Housing sales total $8.7M in 3Q

Published 2:33 am Saturday, October 14, 2017

Low inventory slows sales in county, nation

The average sales price for homes in Covington County was down slightly in the third quarter, compared to last year, but the number of homes sold is up.

Local Realtor Donna Raines of Advantage Realty provided the data from the county’s multiple listing service.

Local numbers are in contrast with national trends, which have shown declining sales trends over the last few months.

Lawrence Yun, chief economist of the National Association of Realtors, attibutes the national slowing of the sales pace to strained supply levels, and the lasting effects of hurricanes which have impacted the South.

“Some of the South region’s decline in closings can be attributed to the devastation Hurricane Harvey caused to the greater Houston area,” Yun said. “Sales will be impacted the rest of the year in Houston, as well as in the most severely affected areas in Florida from Hurricane Irma. However, nearly all of the lost activity will likely show up in 2018.”

Locally, Raines said, there continues to be a shortage of mid-range priced homes on the market.

“We have an inventory shortage, particularly I the $80,000 to $150,000 range,” she said.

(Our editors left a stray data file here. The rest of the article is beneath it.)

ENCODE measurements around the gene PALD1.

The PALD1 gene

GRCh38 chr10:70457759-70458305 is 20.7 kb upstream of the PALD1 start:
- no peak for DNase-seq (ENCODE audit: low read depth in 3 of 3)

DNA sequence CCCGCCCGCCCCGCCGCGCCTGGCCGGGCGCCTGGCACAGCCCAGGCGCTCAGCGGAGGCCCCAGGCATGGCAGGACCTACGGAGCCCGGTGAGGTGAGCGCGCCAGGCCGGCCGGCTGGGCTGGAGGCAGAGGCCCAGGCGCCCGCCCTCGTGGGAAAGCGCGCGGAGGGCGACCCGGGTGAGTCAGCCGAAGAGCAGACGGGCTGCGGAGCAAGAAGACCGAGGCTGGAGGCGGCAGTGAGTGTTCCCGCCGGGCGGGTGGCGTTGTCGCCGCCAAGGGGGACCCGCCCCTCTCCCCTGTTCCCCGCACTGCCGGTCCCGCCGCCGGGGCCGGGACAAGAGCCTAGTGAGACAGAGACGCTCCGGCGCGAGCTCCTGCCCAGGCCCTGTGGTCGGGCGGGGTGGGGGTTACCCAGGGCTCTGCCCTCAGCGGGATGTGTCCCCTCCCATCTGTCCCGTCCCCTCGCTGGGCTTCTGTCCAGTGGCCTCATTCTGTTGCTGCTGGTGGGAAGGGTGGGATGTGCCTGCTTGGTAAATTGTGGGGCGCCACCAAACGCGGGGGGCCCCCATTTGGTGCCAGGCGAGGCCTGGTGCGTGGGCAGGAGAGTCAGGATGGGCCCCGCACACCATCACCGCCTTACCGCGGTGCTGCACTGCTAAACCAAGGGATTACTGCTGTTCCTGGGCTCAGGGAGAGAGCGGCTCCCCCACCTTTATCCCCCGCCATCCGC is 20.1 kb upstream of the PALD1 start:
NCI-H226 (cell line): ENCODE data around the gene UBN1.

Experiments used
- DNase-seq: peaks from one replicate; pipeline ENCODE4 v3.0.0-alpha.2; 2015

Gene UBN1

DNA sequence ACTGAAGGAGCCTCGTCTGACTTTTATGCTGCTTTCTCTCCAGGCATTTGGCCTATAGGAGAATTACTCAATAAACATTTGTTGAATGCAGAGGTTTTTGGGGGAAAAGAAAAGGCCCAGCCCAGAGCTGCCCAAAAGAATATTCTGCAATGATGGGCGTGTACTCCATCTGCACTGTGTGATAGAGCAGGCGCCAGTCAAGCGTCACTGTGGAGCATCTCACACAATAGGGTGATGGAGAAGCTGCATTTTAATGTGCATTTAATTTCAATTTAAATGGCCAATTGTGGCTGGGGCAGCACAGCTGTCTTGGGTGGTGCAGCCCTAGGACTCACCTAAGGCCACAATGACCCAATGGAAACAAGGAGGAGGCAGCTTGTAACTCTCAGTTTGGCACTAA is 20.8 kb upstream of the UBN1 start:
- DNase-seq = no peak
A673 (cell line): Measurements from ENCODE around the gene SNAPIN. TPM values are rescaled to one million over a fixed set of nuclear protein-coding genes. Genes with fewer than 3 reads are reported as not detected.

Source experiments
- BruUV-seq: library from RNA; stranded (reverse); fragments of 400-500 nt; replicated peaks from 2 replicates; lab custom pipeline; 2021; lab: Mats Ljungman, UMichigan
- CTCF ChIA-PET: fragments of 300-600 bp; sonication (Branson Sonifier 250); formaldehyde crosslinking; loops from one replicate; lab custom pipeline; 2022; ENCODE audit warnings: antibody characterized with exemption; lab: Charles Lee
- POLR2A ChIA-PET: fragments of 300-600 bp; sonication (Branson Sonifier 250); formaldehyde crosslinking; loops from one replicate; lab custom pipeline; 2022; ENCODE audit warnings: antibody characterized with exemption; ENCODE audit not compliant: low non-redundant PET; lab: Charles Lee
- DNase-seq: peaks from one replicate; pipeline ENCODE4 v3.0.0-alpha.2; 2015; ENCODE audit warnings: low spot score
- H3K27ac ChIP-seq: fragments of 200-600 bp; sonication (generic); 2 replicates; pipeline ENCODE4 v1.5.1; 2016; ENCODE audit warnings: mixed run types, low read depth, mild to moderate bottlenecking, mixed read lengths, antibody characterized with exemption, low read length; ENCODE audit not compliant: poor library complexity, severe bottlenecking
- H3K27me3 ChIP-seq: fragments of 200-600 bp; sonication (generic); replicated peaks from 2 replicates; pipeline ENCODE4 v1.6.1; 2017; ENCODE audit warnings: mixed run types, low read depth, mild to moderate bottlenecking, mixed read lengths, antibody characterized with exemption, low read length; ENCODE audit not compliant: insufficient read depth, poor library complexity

In the third quarter, local realtors closed 79 properties, compared to 67 units in the same period last year. The sales were for homes in Andalusia (31), Opp (28), Gantt/Point A (13), and in the county (nine).

The average selling price was $111,161, compared to $117,103 in the same period last year, and the homes moved much more quickly, remaining on the market an average of 192 days in 2017, compared to 245 last year.

Most of those purchasing homes paid cash, followed by conventional mortgages. Some new owners had FHA, VA, USDA financing, or depended upon owner-financing.

The national market is strained for buyers and sellers, Yun said.

“Market conditions continue to be stressful and challenging for both prospective first-time buyers and homeowners looking to trade up,” said Yun. “The ongoing rise in home prices is straining the budgets of some of these would-be buyers, and what is available for sale is moving off the market quickly because supply remains minimal in the lower- and mid-price ranges.”